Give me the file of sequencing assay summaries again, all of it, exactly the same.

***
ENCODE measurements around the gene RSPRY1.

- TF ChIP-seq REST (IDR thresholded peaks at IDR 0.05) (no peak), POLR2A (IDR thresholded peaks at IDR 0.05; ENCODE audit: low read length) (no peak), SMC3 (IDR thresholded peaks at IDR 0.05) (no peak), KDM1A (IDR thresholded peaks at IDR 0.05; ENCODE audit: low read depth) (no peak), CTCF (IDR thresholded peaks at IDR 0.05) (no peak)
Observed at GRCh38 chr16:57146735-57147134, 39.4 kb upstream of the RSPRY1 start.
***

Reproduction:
ENCODE measurements around the gene RSPRY1.

- TF ChIP-seq REST (IDR thresholded peaks at IDR 0.05) (no peak), POLR2A (IDR thresholded peaks at IDR 0.05; ENCODE audit: low read length) (no peak), SMC3 (IDR thresholded peaks at IDR 0.05) (no peak), KDM1A (IDR thresholded peaks at IDR 0.05; ENCODE audit: low read depth) (no peak), CTCF (IDR thresholded peaks at IDR 0.05) (no peak)
Observed at GRCh38 chr16:57146735-57147134, 39.4 kb upstream of the RSPRY1 start.